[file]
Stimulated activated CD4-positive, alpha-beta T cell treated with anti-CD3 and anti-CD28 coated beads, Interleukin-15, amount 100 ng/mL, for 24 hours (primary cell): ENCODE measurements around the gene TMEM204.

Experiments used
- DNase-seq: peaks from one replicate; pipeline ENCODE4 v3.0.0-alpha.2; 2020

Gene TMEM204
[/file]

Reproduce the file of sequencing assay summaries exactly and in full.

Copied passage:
Stimulated activated CD4-positive, alpha-beta T cell treated with anti-CD3 and anti-CD28 coated beads, Interleukin-15, amount 100 ng/mL, for 24 hours (primary cell): ENCODE measurements around the gene TMEM204.

Experiments used
- DNase-seq: peaks from one replicate; pipeline ENCODE4 v3.0.0-alpha.2; 2020

Gene TMEM204